Fine-tuned performances from Timothée Chalamet and Steve Carell can't save this heavy-handed addiction drama.
It has been a busy two years for Timothée Chalamet, aka the internet's current boyfriend. Not too long ago, he was best known for a bit part in Interstellar, and now he's one of cinema's biggest talents. Chalamet swooned over first love in the gorgeous Call Me By Your Name, and was nominated for an Oscar for his impeccable performance. He played one of the titular character's first loves in Lady Bird, a film that nabbed Oscar nominations for almost everyone else involved. In his latest movie, Beautiful Boy, he's grappling with addiction — and he'll likely receive plenty of awards love again. This true life drama stands out from Chalamet's recent hits, however, and not in a positive way. His work is exceptional once more, inhabiting rather than performing his troubled character, but the film doesn't do its star justice.
Or, to be more accurate, it doesn't do its stars justice. Beautiful Boy is a father-and-son drama as much as it is a deep dive into the trauma wrought by drugs, with Steve Carell as journalist David Sheff and Chalamet as his bright, thoughtful, college-bound son Nic. David can only watch on as Nic escalates from casual marijuana use to an insatiable crystal meth habit, and the respective tolls of bearing witness to, and spiralling through, the depths of addiction are written across Carell and Chalamet's faces. Each actor plays their character like a man possessed, one by trying to understand what drove his boy down this path, the other by an urge that he can't and won't stop indulging. Or perhaps it's that they both seem like they're haunted — by dreams, wants, needs and choices, and by a life that's not what either originally planned.
Based on separate memoirs by the actual David and Nic, Beautiful Boy's details are familiar. Viewers first meet David when he's asking an expert exactly what all of these illicit substances are doing to Nic, before the movie jumps back to show the progression to that point and beyond. The Sheff household is happy, with David remarried to painter Karen (Maura Tierney), and Nic getting along with both his stepmother and much-younger half-siblings. But then, suddenly nothing is happy. All that's changed is Nic, and his newfound penchant for getting high rather than burying his head in a book. Soon he's withdrawn and sullen, out late and disappearing for periods of time, and hiding his soulful gaze further and further behind his dark, wavy locks.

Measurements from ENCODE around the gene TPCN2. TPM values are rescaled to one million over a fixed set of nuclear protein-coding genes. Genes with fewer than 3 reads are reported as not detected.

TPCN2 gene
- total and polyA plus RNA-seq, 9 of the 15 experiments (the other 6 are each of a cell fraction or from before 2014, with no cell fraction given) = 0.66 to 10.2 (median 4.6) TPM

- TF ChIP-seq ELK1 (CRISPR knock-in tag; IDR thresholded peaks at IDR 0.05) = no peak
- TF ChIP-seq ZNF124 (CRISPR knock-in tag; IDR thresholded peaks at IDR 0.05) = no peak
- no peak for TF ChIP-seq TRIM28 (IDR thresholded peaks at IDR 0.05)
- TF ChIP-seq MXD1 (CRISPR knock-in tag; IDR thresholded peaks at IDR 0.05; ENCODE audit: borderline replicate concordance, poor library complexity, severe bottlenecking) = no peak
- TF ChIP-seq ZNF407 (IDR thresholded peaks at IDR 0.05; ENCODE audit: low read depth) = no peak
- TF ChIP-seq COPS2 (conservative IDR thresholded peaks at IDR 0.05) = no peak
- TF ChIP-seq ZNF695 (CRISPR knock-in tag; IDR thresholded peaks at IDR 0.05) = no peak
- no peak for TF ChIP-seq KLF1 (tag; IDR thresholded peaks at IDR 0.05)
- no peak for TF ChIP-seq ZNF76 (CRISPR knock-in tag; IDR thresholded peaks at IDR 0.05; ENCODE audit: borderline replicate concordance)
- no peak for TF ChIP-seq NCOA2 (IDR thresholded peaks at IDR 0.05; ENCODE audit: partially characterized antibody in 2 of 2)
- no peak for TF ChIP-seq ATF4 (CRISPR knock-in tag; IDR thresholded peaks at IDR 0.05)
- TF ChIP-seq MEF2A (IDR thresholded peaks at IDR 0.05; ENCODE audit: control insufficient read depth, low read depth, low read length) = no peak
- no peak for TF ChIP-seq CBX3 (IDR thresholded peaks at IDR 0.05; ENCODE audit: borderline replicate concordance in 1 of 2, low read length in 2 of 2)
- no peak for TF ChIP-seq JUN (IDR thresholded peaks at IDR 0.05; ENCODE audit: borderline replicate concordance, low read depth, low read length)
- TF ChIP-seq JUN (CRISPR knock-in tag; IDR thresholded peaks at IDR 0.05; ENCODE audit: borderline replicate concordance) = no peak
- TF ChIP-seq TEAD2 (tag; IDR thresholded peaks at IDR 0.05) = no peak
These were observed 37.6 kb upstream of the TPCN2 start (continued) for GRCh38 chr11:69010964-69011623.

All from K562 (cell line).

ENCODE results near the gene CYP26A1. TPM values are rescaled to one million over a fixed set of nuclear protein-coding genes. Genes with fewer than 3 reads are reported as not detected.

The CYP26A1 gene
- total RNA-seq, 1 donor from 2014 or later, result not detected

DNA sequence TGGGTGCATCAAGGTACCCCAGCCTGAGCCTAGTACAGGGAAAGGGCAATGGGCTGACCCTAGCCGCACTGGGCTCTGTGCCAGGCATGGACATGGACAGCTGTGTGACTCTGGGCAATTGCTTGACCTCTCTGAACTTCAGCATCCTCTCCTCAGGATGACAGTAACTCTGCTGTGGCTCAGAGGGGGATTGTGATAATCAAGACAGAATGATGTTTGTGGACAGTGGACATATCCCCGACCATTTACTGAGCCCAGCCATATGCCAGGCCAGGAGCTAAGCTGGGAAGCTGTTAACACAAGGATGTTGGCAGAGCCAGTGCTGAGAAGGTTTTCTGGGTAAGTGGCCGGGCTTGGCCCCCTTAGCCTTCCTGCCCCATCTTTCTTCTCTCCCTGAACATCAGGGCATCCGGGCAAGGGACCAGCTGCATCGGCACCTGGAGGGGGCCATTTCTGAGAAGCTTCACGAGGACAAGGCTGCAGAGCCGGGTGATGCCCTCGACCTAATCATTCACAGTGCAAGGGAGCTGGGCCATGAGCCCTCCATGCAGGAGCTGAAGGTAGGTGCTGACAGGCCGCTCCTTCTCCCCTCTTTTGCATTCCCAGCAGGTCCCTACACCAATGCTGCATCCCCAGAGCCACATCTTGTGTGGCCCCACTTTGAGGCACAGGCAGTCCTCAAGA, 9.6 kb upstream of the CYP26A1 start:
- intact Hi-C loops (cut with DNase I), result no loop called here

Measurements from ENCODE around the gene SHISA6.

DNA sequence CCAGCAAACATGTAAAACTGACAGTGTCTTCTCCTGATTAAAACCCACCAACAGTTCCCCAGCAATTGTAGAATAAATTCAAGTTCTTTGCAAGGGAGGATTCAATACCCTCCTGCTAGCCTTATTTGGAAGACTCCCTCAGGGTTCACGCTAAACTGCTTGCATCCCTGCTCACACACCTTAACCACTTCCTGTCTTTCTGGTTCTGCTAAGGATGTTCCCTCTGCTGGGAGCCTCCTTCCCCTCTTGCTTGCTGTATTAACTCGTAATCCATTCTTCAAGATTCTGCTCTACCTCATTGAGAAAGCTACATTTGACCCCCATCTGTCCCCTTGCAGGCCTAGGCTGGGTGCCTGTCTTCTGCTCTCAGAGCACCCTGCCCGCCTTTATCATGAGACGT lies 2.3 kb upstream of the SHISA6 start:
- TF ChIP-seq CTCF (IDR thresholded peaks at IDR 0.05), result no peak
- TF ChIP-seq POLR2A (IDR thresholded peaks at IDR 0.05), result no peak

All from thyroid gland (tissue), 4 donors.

Every moment that Chalamet and Carell are on screen, either individually or together, it's easy to believe the Sheffs' plight. Beautiful Boy can't answer why Nic dissolves into his addiction, other than the fact he enjoys taking drugs. It can't explain why this thoroughly middle-class family is put through such an ordeal, other than the fact that the unexpected happens. With images that feel both dreamy and gritty simultaneously, what it can do instead is depict the torturous aftermath. The results are authentic and heartfelt, thanks to the film's basis in reality, its brilliant leads, and the stellar support offered by Tierney and Amy Ryan (as David's first wife and Nic's mother). And yet, while the actors make the most intimate, internalised and difficult of emotions ring true, conveying the pain and suffering that clearly changed the Sheffs' lives, the movie itself couldn't be more heavy-handed.
Even if it actually happened, having one character read "I just love drugs" in another's diary, or words to that effect, isn't the most subtle of moves. The same applies to Beautiful Boy's use of Nirvana, Neil Young, John Lennon and more on its soundtrack — songs which may stem from the Sheff's real-life music choices, yet are always deployed to obvious effect. While nuance wasn't in director Felix Van Groeningen's wheelhouse when he helmed the heartstring-tugging Broken Circle Breakdown in 2012, he's made a much less effective melodrama this time around. Beautiful Boy is still a moving, affecting picture — with its two main stars putting in some of their best work, how could it not be? — but it never trusts that viewers will respond accordingly. Chalamet and Carell show the audience what the Sheffs went through, however the film itself doesn't just want to tell their story. Rather, it wants to scream it, and to push every sentimental, blunt and cliched button.
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